And because our systems are porous, we continue to live as if Nigeria is a rich country. Fighting corruption means that we must all shun ill-gotten wealth in all ramifications and create an entirely new national ethos.
A few interesting things emerged during this subsidy crisis. Many delicious lies and figures were concocted and disseminated and people, not just the unwary, actually believed them! Nigerians now seem to relish a new culture of being misinformed!
Many “experts” who had no value to add to the debate simply obfuscated it by blaming every economic measure on IMF and World Bank. Such people advance a “chop and quench” theory which says because we have oil, we must drink it till we develop distended stomach! We may be oil-rich but we are definitely not a rich country!
Shadow experts instead of management team
From the number of experts I saw on television networks during the subsidy protest, it would appear that President Jonathan has the wrong economic management team! He can constitute a “shadow” economic management team from the array of expert analysts who appeared at the rallies and television studios. This shadow team should be given the 2012 Budget and future Budgets to clean them up before presenting them to the National Assembly.
Secondly, when a coach has a yellow-carded player who is likely to get a red and thus deplete the strength of the team, the coach pulls him off. There are members of the President’s team, especially in the oil sector, who are obviously yellow-carded because they no longer connect with Nigerians. He should pull them off. If such key actors were in the reality show—The Apprentice—they would have been simply told: You are fired!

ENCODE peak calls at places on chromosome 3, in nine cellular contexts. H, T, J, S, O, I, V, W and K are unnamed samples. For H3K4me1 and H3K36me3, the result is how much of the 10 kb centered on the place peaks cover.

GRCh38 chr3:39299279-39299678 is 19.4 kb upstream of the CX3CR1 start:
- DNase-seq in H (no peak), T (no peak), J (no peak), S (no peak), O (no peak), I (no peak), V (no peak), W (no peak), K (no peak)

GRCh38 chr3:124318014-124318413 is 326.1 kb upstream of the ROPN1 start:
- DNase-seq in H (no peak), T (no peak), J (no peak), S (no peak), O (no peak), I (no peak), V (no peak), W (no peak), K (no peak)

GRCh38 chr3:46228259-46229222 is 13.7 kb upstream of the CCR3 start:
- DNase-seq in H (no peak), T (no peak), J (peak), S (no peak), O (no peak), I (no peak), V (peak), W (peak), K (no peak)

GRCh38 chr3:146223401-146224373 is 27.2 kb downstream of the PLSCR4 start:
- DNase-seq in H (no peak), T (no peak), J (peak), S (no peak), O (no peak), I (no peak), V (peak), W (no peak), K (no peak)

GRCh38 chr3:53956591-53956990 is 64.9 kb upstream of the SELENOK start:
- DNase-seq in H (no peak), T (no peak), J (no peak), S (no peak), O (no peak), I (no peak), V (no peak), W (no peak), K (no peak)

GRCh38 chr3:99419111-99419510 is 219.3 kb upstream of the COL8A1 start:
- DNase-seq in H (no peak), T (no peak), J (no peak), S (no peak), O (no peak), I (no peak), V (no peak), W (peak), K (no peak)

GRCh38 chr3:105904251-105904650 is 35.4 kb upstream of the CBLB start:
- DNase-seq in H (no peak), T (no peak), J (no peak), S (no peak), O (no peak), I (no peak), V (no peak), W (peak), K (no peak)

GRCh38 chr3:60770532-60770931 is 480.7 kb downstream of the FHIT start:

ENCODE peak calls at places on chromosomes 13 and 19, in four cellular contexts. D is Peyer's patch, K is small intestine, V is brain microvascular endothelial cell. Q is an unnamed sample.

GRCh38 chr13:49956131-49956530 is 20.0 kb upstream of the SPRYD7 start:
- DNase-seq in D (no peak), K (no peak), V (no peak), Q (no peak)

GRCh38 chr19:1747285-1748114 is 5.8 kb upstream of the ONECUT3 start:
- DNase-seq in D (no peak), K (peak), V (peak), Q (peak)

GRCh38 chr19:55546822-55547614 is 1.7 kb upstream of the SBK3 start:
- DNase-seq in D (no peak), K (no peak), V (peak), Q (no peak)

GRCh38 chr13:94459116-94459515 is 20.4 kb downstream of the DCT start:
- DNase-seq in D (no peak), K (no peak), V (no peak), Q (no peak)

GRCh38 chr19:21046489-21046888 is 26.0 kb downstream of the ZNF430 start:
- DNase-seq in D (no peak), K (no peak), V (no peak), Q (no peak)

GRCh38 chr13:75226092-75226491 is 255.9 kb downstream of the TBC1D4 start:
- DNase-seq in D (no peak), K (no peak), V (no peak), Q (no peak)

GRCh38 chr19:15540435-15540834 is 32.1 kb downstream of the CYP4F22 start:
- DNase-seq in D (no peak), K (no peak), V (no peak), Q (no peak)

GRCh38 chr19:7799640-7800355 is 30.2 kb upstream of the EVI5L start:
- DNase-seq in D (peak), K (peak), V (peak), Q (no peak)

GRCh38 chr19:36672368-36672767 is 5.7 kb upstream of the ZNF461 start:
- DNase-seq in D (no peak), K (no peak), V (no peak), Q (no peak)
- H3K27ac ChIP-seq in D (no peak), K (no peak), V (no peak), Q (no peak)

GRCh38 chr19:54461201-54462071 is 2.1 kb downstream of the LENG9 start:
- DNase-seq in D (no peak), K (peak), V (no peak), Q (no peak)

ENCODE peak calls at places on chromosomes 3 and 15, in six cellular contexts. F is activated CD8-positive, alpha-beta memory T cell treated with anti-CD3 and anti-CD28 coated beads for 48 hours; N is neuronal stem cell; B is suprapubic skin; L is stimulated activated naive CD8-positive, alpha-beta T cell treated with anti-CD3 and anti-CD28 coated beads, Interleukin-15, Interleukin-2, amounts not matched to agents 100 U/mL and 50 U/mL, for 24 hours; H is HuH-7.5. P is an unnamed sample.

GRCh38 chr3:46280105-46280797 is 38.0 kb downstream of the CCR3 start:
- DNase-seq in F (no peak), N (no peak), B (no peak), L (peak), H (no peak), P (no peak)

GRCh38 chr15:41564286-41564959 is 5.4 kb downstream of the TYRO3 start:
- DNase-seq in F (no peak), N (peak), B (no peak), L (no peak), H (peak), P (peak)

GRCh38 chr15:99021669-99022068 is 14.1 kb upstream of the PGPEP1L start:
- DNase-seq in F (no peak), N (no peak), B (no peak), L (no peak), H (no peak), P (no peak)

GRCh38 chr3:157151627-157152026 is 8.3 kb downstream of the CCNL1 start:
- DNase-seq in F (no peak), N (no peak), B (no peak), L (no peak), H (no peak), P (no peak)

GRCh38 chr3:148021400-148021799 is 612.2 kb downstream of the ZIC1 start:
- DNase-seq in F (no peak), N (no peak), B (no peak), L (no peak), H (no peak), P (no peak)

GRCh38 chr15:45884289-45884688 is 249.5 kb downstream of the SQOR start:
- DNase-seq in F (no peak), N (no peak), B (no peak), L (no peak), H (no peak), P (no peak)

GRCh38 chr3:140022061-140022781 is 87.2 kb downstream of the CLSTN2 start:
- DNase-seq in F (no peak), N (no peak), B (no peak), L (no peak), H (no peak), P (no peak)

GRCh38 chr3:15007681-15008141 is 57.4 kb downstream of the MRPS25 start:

Thirdly, we heard many people, very eminent Nigerians say emphatically that there is no subsidy on imported petrol. They may be right, but how would we know? My suggestion therefore, is that the Federal Government should please give such people licence to import petrol and sell at N65 or less a litre, then we will believe them and stone all those who said there is subsidy!
What our politicians must take away from the subsidy protest is that they can no longer take Nigerians for granted. Doing business for Nigerians can no longer be business as usual. Nigerians have lost their innocence. We must not forget that for a week before the NLC/TUC came on board, Nigerians were already on the streets protesting against the removal of subsidy.
And they were ready to continue even after NLC/TUC called off the strike. It is trite to talk of the opposition hijacking the protest. It is expected that any opposition would cash in on the misfortune of a ruling party. So the government must be proactive and develop a capacity to read public mood.
But above all, we must raise our game as a nation. Other smaller African countries are managing their affairs in a way that make Nigerians to flee to such countries. A Nigerian refugee from Libya told the press that a Libya at war is better than Nigeria at peace! That is something to ruminate about. Living in squalor and pretending to be a rich country is the greatest delusion!